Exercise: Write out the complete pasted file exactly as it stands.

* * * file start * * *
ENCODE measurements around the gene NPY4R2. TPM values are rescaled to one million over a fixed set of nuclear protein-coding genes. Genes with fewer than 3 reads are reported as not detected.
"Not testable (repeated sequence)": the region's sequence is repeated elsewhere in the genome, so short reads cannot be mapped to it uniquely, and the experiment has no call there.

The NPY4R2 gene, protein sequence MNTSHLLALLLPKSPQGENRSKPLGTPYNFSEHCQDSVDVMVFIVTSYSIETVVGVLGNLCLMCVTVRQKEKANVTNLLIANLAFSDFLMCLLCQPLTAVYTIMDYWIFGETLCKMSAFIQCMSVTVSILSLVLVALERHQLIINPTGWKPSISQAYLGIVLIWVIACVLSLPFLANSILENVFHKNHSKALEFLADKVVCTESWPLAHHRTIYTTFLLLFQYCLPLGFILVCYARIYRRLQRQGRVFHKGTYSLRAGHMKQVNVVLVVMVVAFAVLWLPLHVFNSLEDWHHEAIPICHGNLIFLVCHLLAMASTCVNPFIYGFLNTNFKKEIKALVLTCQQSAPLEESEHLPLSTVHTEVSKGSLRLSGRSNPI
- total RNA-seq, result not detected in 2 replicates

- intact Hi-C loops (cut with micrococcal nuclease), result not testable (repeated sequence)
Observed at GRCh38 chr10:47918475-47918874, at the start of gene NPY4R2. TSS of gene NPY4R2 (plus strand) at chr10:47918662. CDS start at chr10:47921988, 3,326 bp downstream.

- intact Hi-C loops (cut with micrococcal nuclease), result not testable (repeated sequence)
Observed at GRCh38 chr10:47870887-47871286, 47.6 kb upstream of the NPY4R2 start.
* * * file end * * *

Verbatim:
ENCODE measurements around the gene NPY4R2. TPM values are rescaled to one million over a fixed set of nuclear protein-coding genes. Genes with fewer than 3 reads are reported as not detected.
"Not testable (repeated sequence)": the region's sequence is repeated elsewhere in the genome, so short reads cannot be mapped to it uniquely, and the experiment has no call there.

The NPY4R2 gene, protein sequence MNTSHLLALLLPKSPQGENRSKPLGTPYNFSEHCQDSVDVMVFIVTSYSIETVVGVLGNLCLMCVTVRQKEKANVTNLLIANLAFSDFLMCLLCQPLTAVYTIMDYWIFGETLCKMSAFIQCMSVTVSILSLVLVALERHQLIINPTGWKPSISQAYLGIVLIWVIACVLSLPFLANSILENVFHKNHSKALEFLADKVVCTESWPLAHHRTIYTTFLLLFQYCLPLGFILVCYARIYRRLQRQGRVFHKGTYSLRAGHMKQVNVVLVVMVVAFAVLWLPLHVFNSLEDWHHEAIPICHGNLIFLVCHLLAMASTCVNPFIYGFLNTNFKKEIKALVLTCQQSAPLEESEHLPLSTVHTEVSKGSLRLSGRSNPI
- total RNA-seq, result not detected in 2 replicates

- intact Hi-C loops (cut with micrococcal nuclease), result not testable (repeated sequence)
Observed at GRCh38 chr10:47918475-47918874, at the start of gene NPY4R2. TSS of gene NPY4R2 (plus strand) at chr10:47918662. CDS start at chr10:47921988, 3,326 bp downstream.

- intact Hi-C loops (cut with micrococcal nuclease), result not testable (repeated sequence)
Observed at GRCh38 chr10:47870887-47871286, 47.6 kb upstream of the NPY4R2 start.